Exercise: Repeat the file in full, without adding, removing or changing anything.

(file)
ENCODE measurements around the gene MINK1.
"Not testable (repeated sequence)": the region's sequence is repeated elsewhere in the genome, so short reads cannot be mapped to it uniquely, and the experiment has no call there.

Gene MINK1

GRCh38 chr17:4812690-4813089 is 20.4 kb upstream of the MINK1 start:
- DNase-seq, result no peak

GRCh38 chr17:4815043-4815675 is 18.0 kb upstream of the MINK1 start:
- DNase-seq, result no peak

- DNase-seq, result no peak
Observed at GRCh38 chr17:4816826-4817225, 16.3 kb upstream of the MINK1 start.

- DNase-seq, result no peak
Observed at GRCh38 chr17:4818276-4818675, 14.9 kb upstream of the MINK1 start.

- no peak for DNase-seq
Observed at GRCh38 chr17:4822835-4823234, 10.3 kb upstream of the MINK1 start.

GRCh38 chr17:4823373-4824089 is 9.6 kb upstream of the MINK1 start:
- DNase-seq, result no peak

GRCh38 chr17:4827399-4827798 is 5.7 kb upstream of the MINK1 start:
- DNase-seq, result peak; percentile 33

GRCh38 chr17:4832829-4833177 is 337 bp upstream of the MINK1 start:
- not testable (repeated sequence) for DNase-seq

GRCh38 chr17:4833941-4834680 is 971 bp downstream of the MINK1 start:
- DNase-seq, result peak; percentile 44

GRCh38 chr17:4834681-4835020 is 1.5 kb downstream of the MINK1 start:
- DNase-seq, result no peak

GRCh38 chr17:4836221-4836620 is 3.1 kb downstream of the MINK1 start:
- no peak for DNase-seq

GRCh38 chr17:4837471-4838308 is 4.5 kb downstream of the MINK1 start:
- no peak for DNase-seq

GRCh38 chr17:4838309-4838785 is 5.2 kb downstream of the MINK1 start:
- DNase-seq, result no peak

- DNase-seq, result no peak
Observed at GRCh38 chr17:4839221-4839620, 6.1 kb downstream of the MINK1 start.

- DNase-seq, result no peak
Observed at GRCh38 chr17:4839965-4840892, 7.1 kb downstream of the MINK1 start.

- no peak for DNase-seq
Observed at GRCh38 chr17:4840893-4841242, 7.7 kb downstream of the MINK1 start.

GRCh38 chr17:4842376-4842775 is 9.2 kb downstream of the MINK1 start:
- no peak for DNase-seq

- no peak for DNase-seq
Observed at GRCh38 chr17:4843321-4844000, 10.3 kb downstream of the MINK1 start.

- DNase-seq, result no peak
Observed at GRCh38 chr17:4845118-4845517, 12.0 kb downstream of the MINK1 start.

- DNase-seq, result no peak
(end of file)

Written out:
ENCODE measurements around the gene MINK1.
"Not testable (repeated sequence)": the region's sequence is repeated elsewhere in the genome, so short reads cannot be mapped to it uniquely, and the experiment has no call there.

Gene MINK1

GRCh38 chr17:4812690-4813089 is 20.4 kb upstream of the MINK1 start:
- DNase-seq, result no peak

GRCh38 chr17:4815043-4815675 is 18.0 kb upstream of the MINK1 start:
- DNase-seq, result no peak

- DNase-seq, result no peak
Observed at GRCh38 chr17:4816826-4817225, 16.3 kb upstream of the MINK1 start.

- DNase-seq, result no peak
Observed at GRCh38 chr17:4818276-4818675, 14.9 kb upstream of the MINK1 start.

- no peak for DNase-seq
Observed at GRCh38 chr17:4822835-4823234, 10.3 kb upstream of the MINK1 start.

GRCh38 chr17:4823373-4824089 is 9.6 kb upstream of the MINK1 start:
- DNase-seq, result no peak

GRCh38 chr17:4827399-4827798 is 5.7 kb upstream of the MINK1 start:
- DNase-seq, result peak; percentile 33

GRCh38 chr17:4832829-4833177 is 337 bp upstream of the MINK1 start:
- not testable (repeated sequence) for DNase-seq

GRCh38 chr17:4833941-4834680 is 971 bp downstream of the MINK1 start:
- DNase-seq, result peak; percentile 44

GRCh38 chr17:4834681-4835020 is 1.5 kb downstream of the MINK1 start:
- DNase-seq, result no peak

GRCh38 chr17:4836221-4836620 is 3.1 kb downstream of the MINK1 start:
- no peak for DNase-seq

GRCh38 chr17:4837471-4838308 is 4.5 kb downstream of the MINK1 start:
- no peak for DNase-seq

GRCh38 chr17:4838309-4838785 is 5.2 kb downstream of the MINK1 start:
- DNase-seq, result no peak

- DNase-seq, result no peak
Observed at GRCh38 chr17:4839221-4839620, 6.1 kb downstream of the MINK1 start.

- DNase-seq, result no peak
Observed at GRCh38 chr17:4839965-4840892, 7.1 kb downstream of the MINK1 start.

- no peak for DNase-seq
Observed at GRCh38 chr17:4840893-4841242, 7.7 kb downstream of the MINK1 start.

GRCh38 chr17:4842376-4842775 is 9.2 kb downstream of the MINK1 start:
- no peak for DNase-seq

- no peak for DNase-seq
Observed at GRCh38 chr17:4843321-4844000, 10.3 kb downstream of the MINK1 start.

- DNase-seq, result no peak
Observed at GRCh38 chr17:4845118-4845517, 12.0 kb downstream of the MINK1 start.

- DNase-seq, result no peak